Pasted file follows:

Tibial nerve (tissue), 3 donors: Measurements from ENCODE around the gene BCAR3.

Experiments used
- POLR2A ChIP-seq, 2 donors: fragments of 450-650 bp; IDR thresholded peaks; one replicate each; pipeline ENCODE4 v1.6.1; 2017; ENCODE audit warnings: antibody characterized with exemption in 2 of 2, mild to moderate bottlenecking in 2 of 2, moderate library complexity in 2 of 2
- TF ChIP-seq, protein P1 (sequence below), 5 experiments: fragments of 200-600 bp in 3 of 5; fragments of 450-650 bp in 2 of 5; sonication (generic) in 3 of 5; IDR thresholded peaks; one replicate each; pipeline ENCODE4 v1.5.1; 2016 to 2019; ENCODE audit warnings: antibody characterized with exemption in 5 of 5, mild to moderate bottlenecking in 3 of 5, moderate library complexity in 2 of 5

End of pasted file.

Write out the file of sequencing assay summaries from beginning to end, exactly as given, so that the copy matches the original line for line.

Tibial nerve (tissue), 3 donors: Measurements from ENCODE around the gene BCAR3.

Experiments used
- POLR2A ChIP-seq, 2 donors: fragments of 450-650 bp; IDR thresholded peaks; one replicate each; pipeline ENCODE4 v1.6.1; 2017; ENCODE audit warnings: antibody characterized with exemption in 2 of 2, mild to moderate bottlenecking in 2 of 2, moderate library complexity in 2 of 2
- TF ChIP-seq, protein P1 (sequence below), 5 experiments: fragments of 200-600 bp in 3 of 5; fragments of 450-650 bp in 2 of 5; sonication (generic) in 3 of 5; IDR thresholded peaks; one replicate each; pipeline ENCODE4 v1.5.1; 2016 to 2019; ENCODE audit warnings: antibody characterized with exemption in 5 of 5, mild to moderate bottlenecking in 3 of 5, moderate library complexity in 2 of 5